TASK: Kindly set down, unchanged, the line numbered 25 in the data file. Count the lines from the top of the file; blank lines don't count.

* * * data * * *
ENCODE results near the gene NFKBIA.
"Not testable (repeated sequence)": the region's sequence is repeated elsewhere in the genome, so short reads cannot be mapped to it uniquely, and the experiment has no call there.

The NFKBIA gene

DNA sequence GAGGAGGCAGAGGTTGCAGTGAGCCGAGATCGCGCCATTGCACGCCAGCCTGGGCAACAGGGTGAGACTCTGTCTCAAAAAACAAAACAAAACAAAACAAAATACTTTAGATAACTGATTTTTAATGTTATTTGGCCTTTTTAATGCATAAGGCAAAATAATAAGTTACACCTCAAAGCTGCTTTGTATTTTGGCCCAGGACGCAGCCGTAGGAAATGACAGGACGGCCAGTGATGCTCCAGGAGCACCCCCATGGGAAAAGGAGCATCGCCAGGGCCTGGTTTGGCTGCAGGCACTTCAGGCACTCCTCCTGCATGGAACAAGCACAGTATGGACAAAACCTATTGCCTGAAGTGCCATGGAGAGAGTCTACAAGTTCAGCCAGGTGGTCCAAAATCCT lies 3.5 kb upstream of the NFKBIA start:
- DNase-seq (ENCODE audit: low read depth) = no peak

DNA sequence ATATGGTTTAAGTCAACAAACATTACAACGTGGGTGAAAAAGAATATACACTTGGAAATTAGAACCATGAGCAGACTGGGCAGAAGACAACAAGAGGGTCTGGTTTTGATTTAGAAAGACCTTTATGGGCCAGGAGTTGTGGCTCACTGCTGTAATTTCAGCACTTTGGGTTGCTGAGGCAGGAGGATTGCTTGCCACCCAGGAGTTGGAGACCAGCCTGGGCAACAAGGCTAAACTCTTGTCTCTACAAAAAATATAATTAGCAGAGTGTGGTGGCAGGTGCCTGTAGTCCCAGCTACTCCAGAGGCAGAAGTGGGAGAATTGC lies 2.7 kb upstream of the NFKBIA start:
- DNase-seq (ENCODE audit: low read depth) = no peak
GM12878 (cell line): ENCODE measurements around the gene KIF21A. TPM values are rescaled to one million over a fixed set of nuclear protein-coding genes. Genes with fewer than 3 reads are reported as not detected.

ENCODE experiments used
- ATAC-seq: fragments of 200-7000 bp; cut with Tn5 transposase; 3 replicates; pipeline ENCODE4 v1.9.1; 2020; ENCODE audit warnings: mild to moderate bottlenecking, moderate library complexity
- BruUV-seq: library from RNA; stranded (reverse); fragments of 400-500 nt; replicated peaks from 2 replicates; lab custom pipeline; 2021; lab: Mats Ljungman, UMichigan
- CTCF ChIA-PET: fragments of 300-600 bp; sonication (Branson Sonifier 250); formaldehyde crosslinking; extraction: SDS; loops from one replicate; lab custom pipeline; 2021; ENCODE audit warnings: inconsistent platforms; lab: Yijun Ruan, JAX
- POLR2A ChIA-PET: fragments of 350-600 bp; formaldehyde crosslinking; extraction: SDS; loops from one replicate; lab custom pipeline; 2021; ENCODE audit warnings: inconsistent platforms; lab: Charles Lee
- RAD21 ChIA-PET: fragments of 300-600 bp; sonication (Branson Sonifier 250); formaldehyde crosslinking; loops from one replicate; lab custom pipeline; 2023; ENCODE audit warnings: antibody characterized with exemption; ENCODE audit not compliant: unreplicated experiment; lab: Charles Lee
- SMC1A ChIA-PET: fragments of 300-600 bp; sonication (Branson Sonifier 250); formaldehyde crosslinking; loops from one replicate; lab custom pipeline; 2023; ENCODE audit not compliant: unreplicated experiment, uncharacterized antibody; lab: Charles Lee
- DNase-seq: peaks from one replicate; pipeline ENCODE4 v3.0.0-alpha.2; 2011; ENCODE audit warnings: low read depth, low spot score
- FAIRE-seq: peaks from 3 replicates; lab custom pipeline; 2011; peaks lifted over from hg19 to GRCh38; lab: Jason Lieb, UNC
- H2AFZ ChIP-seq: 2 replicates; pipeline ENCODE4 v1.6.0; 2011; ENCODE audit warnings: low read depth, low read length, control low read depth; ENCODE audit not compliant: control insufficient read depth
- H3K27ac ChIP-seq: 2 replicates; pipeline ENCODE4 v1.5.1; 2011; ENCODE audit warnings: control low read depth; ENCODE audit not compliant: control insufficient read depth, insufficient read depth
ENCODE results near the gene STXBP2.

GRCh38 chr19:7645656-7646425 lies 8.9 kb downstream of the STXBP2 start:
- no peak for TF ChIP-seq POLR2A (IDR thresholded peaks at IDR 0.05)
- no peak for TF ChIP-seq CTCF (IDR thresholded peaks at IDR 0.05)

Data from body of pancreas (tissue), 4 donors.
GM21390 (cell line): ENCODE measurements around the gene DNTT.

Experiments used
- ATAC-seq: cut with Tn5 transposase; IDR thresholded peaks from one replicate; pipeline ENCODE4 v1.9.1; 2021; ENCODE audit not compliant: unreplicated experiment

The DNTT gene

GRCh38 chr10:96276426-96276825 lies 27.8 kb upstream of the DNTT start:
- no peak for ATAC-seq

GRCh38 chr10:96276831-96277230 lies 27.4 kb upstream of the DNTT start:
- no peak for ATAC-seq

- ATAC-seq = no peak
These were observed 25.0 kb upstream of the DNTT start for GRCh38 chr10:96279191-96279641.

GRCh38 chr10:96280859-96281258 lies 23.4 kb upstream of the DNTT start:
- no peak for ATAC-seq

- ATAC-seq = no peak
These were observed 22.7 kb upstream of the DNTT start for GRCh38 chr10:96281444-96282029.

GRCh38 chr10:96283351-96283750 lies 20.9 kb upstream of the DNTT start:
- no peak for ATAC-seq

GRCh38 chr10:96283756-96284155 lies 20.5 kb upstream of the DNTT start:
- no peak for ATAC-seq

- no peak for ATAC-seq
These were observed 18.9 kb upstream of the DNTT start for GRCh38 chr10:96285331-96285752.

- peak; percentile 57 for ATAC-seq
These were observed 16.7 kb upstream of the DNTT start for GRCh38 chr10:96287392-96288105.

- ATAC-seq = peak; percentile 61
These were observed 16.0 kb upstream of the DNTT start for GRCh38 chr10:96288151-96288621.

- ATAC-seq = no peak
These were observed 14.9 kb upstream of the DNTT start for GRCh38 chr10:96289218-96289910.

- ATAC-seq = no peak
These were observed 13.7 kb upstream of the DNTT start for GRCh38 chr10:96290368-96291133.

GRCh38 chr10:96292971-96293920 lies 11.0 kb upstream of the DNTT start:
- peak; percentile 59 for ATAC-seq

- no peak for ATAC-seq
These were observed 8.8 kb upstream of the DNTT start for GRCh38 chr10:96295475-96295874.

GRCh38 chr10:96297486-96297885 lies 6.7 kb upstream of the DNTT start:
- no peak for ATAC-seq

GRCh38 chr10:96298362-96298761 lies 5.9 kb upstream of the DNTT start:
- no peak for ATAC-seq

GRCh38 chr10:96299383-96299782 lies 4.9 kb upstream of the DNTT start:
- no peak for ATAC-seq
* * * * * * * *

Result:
GM21390 (cell line): ENCODE measurements around the gene DNTT.